On April 15, 2013, I woke up at 5:30 a.m. and walked to Mass General Hospital to begin my ER shift. It was the day of Boston marathon, and we were prepared for the usual influx of people with heatstroke and dehydration. Just before 3 p.m., we received the call that nobody could have predicted.
As we celebrate this year's Nurses Week, I am reminded of the Hippocrates saying that the goal of medicine is "to cure sometimes, to relieve often, to comfort always." This, too, I learn through daily example from the amazing nurses I work with.
It is worth noting that the tremendous human costs of the war in Iraq would have been much greater, were it not for breakthroughs in combat medicine deployed for the first time on a broad scale in Iraq.
Imagine if that tiny print on prescription bottles could be heard instead of squinted at. Voice-guided instructions may indeed be helpful to patients in every age population, with a variety of medical needs.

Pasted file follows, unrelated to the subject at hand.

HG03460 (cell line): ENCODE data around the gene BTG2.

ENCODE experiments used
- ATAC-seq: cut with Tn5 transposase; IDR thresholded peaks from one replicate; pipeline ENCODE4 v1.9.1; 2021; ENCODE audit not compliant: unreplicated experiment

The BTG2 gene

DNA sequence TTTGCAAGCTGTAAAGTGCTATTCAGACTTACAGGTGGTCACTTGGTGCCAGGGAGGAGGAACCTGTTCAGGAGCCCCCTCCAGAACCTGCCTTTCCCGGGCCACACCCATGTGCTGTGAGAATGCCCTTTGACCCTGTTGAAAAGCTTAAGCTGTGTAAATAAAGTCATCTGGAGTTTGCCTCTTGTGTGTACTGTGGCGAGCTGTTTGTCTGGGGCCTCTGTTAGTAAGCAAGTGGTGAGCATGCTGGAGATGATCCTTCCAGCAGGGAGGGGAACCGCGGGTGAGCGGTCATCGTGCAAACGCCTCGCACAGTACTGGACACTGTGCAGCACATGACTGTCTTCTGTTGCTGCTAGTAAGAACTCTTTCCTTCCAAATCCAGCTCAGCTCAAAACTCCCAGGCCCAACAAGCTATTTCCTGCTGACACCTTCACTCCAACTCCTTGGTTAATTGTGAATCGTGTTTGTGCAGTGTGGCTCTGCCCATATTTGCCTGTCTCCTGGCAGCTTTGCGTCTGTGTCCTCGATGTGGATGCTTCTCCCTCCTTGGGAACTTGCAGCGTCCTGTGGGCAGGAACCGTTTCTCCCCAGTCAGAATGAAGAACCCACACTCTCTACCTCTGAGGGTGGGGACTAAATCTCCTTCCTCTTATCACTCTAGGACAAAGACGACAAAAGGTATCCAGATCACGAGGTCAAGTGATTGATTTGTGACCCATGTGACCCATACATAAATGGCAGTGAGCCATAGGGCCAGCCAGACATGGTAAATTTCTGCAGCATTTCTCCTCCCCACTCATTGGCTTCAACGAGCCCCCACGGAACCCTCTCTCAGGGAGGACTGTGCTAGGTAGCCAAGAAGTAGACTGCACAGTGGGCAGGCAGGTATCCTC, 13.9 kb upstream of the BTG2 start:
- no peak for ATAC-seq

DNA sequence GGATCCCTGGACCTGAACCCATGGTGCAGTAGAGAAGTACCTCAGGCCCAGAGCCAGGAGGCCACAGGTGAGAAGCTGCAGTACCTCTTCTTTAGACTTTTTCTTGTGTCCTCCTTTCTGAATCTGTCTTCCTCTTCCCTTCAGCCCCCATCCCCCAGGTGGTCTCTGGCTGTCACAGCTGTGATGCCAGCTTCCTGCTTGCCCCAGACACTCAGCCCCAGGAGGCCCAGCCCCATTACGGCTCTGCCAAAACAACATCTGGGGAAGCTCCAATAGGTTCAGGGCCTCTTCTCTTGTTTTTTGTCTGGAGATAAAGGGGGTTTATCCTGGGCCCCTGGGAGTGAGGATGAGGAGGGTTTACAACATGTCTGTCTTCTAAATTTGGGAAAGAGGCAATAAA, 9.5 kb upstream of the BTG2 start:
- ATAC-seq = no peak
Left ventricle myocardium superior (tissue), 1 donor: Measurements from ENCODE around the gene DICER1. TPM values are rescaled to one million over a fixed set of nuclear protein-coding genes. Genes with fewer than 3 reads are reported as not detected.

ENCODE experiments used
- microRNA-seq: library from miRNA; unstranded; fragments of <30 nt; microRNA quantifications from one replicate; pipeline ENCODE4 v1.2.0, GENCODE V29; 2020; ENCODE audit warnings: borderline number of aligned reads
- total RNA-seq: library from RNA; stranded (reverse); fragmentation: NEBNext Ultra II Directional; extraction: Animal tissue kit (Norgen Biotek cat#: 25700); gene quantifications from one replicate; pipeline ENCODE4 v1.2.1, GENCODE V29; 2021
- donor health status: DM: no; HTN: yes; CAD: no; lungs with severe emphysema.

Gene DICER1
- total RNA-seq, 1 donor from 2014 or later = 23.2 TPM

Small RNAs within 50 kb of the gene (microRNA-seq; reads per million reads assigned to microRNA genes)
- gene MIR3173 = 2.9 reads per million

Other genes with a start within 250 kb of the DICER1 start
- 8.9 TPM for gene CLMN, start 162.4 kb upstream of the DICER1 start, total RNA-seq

One of the wonderful things about knowledge and training is that they are inherently renewable resources. Unlike drugs and equipment, knowledge never has a stock-out, never breaks down, and never stops working when the power goes out.
Policymakers should be aware that even well-informed patients with good access to primary care need the ER. Legislation should aim to increase availability of primary care, but not penalize for use of emergency services.